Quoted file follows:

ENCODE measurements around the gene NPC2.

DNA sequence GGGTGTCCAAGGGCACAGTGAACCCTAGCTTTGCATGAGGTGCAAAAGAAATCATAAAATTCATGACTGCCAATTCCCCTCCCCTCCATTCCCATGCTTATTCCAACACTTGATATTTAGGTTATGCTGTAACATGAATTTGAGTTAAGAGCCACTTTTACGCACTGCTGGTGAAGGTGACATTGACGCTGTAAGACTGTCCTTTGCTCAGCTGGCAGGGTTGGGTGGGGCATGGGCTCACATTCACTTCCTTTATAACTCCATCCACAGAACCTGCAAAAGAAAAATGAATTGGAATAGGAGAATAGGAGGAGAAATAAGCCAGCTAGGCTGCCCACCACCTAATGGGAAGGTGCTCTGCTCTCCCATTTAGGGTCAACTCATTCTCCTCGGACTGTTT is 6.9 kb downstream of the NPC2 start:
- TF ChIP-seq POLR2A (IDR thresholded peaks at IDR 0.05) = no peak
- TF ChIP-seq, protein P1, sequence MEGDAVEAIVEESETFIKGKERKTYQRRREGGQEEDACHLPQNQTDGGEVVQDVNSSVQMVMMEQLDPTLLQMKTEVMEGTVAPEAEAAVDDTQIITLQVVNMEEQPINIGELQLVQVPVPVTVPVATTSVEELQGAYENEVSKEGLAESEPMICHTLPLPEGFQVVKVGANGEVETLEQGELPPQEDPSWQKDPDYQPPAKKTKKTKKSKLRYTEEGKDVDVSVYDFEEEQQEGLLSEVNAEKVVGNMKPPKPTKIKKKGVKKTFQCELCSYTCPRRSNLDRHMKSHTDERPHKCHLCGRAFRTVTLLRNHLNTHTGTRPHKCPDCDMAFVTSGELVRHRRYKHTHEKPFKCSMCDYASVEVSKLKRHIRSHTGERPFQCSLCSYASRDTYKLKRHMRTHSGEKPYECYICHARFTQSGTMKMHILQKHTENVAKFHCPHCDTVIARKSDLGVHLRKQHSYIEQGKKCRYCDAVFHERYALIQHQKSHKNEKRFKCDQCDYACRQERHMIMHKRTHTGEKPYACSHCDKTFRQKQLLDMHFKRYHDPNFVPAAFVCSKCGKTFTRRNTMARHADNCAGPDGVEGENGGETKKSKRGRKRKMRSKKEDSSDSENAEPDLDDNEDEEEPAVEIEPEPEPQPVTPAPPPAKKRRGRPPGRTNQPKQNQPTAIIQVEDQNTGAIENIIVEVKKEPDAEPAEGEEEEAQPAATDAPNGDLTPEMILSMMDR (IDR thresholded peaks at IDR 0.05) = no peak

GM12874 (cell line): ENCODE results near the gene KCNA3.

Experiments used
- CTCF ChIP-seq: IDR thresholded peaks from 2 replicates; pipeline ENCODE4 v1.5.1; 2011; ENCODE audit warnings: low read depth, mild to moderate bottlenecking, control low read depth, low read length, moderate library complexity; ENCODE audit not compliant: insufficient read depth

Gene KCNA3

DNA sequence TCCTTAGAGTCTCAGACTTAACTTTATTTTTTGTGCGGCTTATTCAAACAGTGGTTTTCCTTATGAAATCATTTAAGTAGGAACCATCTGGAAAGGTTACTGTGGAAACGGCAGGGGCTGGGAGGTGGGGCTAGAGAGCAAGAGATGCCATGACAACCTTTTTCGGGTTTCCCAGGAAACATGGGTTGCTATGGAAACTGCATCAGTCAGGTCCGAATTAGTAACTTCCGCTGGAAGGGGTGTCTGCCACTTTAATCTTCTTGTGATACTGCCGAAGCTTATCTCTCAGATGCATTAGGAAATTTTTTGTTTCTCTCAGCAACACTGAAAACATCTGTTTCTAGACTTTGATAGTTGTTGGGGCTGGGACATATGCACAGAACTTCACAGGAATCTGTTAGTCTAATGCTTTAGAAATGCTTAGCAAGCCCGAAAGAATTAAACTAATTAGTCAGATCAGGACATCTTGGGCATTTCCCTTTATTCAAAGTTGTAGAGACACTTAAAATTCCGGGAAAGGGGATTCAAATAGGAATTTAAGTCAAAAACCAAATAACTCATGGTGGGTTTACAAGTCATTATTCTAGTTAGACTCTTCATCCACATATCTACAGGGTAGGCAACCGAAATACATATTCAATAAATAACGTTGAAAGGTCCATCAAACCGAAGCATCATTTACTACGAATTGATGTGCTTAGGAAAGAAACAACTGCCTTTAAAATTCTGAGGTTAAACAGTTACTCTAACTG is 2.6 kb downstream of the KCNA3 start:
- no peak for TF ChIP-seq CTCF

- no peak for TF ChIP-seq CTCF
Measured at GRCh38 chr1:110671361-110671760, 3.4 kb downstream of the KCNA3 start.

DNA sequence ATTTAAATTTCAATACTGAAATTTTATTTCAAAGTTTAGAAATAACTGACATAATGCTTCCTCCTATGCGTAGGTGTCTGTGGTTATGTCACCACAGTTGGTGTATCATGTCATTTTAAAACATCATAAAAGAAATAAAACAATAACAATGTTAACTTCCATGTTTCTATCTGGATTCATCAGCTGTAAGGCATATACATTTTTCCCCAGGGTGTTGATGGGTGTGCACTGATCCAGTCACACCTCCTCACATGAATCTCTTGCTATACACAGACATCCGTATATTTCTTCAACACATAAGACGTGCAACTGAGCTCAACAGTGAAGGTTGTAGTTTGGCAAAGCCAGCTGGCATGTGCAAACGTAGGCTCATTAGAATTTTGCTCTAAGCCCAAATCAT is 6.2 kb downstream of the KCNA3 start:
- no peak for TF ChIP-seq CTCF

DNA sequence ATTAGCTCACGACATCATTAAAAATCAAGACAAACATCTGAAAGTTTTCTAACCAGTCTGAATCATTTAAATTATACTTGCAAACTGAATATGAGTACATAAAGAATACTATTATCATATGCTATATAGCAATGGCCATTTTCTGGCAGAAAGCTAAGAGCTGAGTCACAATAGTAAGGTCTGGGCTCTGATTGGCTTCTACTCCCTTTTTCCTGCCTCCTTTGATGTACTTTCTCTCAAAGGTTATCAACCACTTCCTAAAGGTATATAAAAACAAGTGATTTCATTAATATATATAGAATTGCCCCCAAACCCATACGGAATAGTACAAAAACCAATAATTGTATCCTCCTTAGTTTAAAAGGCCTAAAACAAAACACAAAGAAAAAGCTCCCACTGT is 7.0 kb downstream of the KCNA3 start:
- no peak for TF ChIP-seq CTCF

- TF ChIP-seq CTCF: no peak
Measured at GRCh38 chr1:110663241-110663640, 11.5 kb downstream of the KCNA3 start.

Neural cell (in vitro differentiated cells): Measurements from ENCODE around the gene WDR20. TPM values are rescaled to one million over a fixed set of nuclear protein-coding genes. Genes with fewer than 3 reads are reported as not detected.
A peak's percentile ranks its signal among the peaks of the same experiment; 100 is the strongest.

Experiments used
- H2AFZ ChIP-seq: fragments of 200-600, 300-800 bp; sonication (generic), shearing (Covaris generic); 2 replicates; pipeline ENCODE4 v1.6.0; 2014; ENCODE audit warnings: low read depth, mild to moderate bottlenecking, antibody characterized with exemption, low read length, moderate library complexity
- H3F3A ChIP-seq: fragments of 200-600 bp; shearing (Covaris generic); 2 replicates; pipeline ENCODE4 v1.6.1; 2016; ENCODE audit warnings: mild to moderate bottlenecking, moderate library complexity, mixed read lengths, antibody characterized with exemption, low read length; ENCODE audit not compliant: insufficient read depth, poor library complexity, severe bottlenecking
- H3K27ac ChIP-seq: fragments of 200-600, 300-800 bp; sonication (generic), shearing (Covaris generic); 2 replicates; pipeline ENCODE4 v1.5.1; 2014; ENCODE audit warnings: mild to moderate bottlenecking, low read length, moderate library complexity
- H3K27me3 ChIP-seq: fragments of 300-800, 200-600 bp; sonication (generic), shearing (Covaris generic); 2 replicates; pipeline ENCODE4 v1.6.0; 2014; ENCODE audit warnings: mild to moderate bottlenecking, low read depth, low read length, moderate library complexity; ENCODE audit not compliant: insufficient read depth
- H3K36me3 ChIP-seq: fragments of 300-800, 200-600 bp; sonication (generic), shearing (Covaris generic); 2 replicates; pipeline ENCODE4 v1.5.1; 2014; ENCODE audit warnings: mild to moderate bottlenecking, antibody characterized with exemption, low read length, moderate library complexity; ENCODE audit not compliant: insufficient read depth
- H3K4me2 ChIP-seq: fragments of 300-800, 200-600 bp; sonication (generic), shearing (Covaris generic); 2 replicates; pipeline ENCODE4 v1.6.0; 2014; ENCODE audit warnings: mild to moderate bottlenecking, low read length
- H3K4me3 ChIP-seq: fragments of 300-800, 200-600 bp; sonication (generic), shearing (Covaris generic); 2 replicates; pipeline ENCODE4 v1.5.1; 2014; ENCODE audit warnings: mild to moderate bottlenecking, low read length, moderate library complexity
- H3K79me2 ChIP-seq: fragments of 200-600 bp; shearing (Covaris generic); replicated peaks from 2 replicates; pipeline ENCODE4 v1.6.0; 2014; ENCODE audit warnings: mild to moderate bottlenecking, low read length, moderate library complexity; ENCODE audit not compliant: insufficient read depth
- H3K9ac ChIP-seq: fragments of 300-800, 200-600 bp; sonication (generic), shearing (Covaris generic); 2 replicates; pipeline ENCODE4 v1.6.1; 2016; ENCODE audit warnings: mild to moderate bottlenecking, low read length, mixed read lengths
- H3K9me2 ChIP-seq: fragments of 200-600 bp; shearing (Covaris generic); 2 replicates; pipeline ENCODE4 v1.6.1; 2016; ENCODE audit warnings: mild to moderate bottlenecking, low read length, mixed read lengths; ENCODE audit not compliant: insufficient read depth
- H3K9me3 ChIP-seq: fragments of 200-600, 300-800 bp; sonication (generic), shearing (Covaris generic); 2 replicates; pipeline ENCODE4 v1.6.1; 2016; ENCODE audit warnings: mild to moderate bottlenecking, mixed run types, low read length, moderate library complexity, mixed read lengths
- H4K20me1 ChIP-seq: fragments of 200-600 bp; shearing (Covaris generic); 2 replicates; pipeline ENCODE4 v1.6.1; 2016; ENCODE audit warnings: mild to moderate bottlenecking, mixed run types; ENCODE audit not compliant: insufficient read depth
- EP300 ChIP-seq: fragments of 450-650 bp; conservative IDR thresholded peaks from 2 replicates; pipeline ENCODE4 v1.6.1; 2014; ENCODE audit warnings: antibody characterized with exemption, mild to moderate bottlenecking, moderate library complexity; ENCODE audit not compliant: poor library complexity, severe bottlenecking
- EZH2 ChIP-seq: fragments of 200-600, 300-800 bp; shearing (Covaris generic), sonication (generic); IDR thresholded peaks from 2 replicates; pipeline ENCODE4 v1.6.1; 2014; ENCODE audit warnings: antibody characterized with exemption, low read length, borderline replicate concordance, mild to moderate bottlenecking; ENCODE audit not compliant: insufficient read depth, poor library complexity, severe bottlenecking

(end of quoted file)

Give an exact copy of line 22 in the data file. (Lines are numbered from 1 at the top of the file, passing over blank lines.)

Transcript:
- H2AFZ ChIP-seq: fragments of 200-600, 300-800 bp; sonication (generic), shearing (Covaris generic); 2 replicates; pipeline ENCODE4 v1.6.0; 2014; ENCODE audit warnings: low read depth, mild to moderate bottlenecking, antibody characterized with exemption, low read length, moderate library complexity